Historically, agencies have made adjustments to their traffic signal systems based on predetermined timelines or calls from the public. Automated traffic signal performance measures (ATSPMs) allow for continuous, real-time monitoring. They can help an agency make decisions about their traffic signal system – when to retime signals, which corridors to review, and which equipment to replace; however, ATSPMs are an emerging area in transportation. How does an agency get started with ATSPMs and apply them to improve decision-making throughout their organization?


There are several methods for deploying such a system, but the goal is to record events at a high frequency in order to reconstruct what happened at signalized intersections (e.g., when displays turned green, yellow, or red compared to when vehicles arrived). This allows agencies to monitor their system 24/7, solve problems quickly, and share information more effectively with others.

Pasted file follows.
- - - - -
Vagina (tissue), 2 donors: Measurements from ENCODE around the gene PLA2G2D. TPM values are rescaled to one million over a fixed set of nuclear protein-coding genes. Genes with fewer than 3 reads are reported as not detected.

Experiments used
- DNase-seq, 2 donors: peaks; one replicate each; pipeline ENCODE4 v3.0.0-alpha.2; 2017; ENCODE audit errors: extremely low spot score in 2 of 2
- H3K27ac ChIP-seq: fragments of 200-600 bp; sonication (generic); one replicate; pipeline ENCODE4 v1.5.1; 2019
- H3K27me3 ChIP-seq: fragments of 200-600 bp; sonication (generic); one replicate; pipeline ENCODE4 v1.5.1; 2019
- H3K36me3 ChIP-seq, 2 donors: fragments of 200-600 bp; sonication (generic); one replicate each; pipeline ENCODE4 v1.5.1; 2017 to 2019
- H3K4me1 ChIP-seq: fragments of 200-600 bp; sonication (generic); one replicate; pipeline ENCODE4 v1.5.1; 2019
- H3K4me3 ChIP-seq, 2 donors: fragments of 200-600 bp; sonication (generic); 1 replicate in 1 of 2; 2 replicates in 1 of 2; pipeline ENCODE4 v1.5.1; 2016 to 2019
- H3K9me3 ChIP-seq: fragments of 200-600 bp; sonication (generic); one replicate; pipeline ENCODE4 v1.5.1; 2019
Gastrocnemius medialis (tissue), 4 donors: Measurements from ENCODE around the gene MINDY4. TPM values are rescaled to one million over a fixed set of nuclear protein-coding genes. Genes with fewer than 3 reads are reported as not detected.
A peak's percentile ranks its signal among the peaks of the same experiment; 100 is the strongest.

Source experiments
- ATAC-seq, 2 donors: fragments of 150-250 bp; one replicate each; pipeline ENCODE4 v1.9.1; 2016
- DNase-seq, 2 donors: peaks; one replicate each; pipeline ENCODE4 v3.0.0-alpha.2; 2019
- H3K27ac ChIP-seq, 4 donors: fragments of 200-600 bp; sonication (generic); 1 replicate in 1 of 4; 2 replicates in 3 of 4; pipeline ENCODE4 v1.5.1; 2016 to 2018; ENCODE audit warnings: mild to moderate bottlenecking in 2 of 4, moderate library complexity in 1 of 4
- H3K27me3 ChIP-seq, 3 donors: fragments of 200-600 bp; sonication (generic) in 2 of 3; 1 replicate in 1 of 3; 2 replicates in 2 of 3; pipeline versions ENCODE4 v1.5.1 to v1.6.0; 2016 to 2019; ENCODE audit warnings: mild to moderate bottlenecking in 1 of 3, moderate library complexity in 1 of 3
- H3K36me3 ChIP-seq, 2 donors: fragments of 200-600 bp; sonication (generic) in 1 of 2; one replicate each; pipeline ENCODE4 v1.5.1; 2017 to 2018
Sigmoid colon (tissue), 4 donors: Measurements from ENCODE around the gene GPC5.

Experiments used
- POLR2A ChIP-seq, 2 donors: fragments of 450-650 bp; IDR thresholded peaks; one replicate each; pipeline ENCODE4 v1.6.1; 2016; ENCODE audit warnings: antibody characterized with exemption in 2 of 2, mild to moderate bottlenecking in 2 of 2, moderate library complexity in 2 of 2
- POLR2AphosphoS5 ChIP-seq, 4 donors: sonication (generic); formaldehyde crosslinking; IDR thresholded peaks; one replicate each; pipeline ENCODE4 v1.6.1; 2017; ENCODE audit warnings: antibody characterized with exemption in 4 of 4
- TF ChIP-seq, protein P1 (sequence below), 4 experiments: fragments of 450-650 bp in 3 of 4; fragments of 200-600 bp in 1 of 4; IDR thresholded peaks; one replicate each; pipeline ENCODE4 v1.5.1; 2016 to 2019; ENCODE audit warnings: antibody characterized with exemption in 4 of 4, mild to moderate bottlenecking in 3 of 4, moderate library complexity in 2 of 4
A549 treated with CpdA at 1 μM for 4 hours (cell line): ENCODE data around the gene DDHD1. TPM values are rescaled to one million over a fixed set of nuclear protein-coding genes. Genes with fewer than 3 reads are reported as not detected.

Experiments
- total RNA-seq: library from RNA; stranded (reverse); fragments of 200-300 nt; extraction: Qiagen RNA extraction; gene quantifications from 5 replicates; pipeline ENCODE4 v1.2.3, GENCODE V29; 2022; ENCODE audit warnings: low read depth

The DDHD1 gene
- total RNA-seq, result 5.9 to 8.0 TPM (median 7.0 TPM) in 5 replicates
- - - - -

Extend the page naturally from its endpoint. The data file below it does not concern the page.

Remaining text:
The Outcome

Raising the Bar for the Future of Signal Performance Measurement

Kittelson worked with researchers at Purdue University to develop NCHRP Report 954, a guidebook that explains the requirements for an ATSPM system, how to interpret common performance measures, and how ATSPMs can change day-to-day traffic signal system management for the better. NCHRP Report 954 provides information to decision makers at public agencies who are evaluating if they should use ATSPMs. For agencies who know they want ATSPMs, the guidebook helps them understand the suite of performance measures that area available to them, what pieces they need in order to actually get the data, and how to use the data to make changes to their system. You can read more about it here.


Washington, D.C.


National Academy of Sciences


Washington D.C., District of Columbia